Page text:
Bitpanda has expanded to a huge team of 240+, since being founded in 2014. How have you navigated scaling up with retaining a strong company culture?
Especially during scale-up is it important to create a consistent and secure company culture. The underlying beliefs and values that shape an organization can be more difficult to manage when a company scales to 240+, and even more employees, but it is possible and just as necessary.
With the growth of Bitpanda comes the importance of enforcing a company mission that everyone genuinely wants to work towards and achieve. We want there to be a clear voice and value structure that flows into every team. This means we must democratize the complex world of investing – and our values. Along with that, transparency is also key for a good company culture. You can’t expect to have a positive and consistent company culture if employees are not informed about all relevant information regarding the company. People want to know what they are working towards and who they are working with. Trust and transparency solidifies team spirit while also keeping the necessary harmony intact.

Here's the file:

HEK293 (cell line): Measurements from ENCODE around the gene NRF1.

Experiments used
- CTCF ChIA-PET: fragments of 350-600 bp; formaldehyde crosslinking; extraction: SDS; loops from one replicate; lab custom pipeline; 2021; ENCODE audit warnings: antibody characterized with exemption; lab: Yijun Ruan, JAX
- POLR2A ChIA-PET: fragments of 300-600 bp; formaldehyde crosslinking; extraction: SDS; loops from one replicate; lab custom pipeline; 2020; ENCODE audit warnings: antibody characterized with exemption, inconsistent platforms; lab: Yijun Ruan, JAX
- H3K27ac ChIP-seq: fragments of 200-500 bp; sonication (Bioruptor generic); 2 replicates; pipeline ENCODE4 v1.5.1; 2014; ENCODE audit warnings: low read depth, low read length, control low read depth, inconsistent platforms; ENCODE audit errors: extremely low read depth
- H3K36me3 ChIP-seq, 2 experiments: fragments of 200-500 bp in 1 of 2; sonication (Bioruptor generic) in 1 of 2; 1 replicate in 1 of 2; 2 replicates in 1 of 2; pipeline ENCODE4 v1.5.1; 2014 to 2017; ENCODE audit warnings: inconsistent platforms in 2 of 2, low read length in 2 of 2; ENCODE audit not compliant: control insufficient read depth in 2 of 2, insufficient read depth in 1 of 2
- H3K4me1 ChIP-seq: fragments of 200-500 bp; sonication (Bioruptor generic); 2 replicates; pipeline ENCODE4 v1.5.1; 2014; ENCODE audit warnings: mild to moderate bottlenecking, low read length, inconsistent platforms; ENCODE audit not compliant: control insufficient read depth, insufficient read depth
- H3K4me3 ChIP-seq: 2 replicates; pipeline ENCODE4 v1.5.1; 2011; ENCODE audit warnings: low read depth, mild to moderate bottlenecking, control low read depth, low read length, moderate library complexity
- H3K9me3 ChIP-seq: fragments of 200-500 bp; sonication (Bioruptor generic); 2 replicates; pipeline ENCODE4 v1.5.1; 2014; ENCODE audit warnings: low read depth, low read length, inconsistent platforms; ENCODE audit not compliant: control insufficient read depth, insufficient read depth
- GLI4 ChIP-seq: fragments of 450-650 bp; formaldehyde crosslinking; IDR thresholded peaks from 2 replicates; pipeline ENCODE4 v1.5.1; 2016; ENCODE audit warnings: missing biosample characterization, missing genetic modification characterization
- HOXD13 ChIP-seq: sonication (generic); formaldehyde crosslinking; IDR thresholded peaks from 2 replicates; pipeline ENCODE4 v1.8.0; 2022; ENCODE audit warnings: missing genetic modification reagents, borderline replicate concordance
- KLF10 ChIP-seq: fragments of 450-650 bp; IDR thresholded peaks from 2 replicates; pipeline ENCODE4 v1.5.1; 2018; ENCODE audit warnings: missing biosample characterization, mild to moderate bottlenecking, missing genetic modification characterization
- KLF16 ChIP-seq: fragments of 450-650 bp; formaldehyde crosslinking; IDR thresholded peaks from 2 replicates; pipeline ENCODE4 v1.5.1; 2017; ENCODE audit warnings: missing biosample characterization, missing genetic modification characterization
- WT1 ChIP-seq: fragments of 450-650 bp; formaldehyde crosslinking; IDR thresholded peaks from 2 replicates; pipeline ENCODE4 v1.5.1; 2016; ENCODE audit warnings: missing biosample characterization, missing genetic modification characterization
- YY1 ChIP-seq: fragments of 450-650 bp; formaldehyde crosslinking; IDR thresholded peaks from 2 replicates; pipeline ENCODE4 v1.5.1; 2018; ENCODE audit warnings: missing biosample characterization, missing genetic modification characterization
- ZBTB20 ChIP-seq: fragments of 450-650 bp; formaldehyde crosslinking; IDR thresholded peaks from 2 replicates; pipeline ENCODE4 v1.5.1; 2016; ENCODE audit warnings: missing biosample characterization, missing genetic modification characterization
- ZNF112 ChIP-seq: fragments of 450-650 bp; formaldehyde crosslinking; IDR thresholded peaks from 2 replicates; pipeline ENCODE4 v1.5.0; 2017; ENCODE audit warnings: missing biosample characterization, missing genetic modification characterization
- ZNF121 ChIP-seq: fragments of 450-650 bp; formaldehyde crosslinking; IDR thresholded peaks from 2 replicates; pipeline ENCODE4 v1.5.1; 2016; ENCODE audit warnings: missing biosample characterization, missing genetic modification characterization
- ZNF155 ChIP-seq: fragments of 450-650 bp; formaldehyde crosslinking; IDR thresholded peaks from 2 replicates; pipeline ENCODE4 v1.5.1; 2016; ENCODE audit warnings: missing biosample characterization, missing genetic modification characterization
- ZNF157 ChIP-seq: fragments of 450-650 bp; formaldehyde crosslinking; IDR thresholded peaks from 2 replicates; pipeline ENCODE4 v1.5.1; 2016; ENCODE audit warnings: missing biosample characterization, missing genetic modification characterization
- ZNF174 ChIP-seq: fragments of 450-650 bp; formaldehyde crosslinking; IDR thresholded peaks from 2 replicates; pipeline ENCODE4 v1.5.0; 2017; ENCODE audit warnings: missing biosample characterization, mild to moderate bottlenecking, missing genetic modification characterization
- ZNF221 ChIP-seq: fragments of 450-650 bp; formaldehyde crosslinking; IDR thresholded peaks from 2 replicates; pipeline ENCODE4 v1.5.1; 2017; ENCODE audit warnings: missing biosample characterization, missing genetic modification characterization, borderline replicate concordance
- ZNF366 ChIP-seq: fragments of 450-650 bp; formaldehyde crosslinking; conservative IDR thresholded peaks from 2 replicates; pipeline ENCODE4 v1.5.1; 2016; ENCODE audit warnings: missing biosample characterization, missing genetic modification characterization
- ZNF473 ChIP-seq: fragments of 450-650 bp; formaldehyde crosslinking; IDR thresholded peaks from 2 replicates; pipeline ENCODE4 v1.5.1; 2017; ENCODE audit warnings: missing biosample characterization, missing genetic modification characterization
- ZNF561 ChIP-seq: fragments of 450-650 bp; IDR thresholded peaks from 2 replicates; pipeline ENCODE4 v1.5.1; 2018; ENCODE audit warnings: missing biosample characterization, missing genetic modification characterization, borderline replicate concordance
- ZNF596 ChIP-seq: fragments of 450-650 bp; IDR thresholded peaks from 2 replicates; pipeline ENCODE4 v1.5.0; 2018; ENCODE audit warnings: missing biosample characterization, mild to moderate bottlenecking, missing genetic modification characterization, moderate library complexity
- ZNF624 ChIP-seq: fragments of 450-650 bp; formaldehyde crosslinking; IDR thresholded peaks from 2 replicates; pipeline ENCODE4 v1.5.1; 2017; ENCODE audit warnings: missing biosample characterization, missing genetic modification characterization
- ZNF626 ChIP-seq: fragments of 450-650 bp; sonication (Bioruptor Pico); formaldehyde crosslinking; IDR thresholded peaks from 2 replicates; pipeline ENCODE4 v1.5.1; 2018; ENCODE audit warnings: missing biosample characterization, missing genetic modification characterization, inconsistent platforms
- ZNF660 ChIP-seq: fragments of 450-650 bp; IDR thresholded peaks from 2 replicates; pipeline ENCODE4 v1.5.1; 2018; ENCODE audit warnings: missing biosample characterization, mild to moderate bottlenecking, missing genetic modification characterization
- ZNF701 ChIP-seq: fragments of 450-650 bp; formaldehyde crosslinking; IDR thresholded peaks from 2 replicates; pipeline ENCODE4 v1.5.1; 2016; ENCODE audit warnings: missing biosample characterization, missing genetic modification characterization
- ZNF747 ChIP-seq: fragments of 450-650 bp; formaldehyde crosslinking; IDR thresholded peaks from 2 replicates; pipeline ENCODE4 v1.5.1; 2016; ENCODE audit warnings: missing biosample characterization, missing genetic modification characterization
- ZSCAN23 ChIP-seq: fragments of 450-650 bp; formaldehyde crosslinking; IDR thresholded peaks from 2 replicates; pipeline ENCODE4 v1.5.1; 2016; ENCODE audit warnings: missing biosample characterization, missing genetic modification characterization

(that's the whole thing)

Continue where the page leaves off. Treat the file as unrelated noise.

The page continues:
You announced a strategic partnership with Speedinvest in April, in the middle of the hard lockdown. Now you announced that you have closed a very important funding round. Could you tell us about that process?
Our main goal is to become the number one neobroker for the mass market investment space. The strategic partnership with Speedinvest was primarily about further scaling Bitpanda’s success. This was new ground for us since we have been operating profitably and independently for more than five years. The current investment led by Valar Ventures is a major vote of confidence in Bitpanda and our vision from one of the world’s pre-eminent investors in successful tech companies.